Riot Fest makes emo dreams come true
A couple weeks ago on April 19th, my heart fell out of my chest. The organizers of Riot Fest had the audacity of informing the public that Jawbreaker — yes the Jawbreaker — was reuniting to headline this year’s event. I couldn’t breathe. I could barely think. I was actually about to see one of my first introductions to ‘90s punk perform after a 20 year absence.
The lineup announcement had me incredibly anxious. Riot 2016 was truthfully one of the best weekends of my life, and I was nervous to see how they’d follow up in 2017. Last year I had seen early influences of mine such as Misfits (who also reunited for the festival), Underoath and Motion City Soundtrack. On top of that, I saw some of the modern acts who I have grown to love like Basement, Tigers Jaw, Somos and — my actual favorite band of all time — The Wonder Years. The weekend was ridiculous, perfect and sweaty; it was everything I could have asked for in a music festival.
This coming September, Riot Fest will once again offer my fragile emo heart the same mix of feeling from old and new bands. In addition to Jawbreaker, Queens of the Stone Age (who I’ll admit to having almost every record on my PlayStation Portable in the seventh grade) and Buzzcocks are catering to my older tastes, while The Menzingers, A Day to Remember and countless other artists will be rounding out the modern side of the festival.
Have I mentioned M.I.A. yet? Because M.I.A. is literally playing Riot Fest this year. The festival not only appeases the punks — some of which are often crustier than imaginable to the entertainment of the attendees — but also its patrons with a wide musical palette. Vic Mensa and Wu-Tang Clan bring a dash of hip-hop to the lineup, although the crowds are sure to explode as violently as if it were one of the rock acts.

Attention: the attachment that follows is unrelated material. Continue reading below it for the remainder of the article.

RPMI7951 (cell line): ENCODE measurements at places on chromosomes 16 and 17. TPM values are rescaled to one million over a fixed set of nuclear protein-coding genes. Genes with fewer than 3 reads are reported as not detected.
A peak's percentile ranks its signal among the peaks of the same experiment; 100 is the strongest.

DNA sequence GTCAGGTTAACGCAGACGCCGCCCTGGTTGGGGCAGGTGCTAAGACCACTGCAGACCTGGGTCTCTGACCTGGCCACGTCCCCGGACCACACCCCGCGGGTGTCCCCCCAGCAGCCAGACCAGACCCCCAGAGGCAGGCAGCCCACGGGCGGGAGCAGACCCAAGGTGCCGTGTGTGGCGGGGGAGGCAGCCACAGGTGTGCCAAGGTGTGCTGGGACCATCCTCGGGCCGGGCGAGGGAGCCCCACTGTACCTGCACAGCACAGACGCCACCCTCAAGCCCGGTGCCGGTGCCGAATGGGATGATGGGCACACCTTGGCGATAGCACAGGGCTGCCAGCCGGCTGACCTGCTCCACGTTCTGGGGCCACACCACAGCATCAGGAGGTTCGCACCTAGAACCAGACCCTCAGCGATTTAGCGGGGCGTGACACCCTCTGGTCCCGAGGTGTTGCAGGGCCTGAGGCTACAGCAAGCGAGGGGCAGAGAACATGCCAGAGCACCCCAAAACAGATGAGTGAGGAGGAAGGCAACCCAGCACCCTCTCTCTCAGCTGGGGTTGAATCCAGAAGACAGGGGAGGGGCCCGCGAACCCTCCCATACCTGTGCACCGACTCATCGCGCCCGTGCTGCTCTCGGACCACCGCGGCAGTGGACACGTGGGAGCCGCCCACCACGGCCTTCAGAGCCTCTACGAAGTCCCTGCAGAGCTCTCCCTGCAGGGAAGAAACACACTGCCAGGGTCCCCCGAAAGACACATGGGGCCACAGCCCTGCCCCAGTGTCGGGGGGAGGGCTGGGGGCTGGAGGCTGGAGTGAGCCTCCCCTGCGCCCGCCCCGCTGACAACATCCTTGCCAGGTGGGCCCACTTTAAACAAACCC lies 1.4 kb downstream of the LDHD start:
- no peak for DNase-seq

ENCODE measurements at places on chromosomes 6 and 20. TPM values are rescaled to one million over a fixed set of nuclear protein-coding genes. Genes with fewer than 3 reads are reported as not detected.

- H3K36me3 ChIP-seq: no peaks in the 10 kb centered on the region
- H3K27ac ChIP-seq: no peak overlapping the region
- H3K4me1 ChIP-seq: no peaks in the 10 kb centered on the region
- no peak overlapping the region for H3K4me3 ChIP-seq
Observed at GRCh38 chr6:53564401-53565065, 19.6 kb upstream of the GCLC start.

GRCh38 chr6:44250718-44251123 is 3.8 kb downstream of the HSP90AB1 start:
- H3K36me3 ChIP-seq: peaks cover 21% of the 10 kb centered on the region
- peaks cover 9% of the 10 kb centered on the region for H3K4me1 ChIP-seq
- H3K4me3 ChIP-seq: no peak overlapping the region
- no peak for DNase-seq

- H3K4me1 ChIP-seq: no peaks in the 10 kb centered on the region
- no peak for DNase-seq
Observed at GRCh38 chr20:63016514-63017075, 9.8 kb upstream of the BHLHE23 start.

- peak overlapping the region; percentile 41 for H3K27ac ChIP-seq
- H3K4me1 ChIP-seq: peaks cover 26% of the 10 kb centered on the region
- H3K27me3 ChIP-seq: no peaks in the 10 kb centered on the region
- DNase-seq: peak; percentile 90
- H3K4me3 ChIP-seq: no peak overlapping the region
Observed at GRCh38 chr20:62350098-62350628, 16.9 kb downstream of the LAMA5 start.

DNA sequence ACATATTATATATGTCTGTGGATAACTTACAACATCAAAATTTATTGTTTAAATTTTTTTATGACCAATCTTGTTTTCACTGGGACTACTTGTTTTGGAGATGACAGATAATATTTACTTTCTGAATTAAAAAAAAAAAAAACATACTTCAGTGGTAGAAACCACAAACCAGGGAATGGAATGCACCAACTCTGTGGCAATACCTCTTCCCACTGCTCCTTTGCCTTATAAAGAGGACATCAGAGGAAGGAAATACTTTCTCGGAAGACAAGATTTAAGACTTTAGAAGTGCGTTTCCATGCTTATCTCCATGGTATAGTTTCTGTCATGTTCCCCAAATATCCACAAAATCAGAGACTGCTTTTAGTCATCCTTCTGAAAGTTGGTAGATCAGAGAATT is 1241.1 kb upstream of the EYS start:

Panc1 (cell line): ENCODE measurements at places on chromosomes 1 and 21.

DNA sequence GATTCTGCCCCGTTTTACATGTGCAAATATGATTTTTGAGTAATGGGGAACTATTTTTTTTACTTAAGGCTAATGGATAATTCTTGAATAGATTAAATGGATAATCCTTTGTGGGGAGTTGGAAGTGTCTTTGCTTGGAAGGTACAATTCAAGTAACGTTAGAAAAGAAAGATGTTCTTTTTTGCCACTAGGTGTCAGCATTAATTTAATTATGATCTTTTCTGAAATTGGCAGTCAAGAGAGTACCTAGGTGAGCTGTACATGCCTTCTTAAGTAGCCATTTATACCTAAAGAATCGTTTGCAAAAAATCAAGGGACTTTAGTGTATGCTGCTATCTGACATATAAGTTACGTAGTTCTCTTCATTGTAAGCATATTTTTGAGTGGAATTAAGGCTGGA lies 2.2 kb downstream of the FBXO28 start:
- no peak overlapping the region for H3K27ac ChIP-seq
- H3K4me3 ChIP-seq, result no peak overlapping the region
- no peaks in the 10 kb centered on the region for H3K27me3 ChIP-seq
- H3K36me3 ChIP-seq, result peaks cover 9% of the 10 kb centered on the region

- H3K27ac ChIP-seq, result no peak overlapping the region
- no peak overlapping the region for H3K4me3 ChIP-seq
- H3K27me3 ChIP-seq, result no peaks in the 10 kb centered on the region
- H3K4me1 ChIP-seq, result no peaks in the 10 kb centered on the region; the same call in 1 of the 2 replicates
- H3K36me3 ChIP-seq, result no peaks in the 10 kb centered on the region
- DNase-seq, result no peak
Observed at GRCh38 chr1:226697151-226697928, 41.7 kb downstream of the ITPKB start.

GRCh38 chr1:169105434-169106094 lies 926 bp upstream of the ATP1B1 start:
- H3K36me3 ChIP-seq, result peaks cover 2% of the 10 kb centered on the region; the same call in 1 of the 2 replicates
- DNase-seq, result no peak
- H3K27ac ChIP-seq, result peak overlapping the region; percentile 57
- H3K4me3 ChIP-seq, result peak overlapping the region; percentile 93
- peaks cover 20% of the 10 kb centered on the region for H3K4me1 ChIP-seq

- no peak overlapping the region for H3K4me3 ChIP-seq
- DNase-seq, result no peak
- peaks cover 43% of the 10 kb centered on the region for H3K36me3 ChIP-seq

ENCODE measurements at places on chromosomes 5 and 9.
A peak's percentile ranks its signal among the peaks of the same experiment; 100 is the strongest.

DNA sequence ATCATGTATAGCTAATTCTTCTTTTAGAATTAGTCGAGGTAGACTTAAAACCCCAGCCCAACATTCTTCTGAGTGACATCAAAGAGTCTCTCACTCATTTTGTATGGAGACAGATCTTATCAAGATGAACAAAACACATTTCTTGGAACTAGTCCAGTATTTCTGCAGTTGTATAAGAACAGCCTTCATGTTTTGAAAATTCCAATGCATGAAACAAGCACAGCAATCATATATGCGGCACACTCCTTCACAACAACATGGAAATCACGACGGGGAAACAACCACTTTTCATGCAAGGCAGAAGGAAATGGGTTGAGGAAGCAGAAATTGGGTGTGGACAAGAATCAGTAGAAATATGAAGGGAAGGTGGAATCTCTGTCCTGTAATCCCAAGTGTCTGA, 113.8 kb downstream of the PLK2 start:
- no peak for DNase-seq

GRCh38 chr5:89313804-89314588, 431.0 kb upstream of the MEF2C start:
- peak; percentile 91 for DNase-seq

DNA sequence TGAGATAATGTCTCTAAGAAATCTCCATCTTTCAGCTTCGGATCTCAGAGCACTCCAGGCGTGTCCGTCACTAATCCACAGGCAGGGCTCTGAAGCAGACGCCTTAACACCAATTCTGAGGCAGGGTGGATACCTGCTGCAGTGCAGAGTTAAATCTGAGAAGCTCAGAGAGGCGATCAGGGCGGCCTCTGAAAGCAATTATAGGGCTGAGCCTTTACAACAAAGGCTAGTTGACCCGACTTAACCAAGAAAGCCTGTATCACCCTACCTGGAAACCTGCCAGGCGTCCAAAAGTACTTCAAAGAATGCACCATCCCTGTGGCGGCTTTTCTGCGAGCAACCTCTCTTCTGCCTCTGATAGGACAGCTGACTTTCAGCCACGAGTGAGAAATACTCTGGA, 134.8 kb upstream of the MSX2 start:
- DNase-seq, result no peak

If any of the aforementioned has yet to sell you on this festival, the topic of Paramore might. With an arsenal like Paramore’s, it’s hard to imagine their set will be anything less than stellar. Having just armed themselves with two phenomenal pop bangers, the band is primed to deliver one of the most diverse sets the festival has seen. I also have a strong gut feeling that a RIOT! ten-year performance may be in the works — although this may just be the middle schooler in me reaching for a desperate desire for its truth.
Riot Fest is simply a heaven for music goers — a heaven filled with mosh pits and crowd surfers throwing it down to some killer riffs and beats, but a heaven nonetheless. It’s a visceral, unique experience to witness such impassioned artists deliver to equally passionate fans. If Riot’s 2017 lineup is any indication, they have no plans of disappointing this September.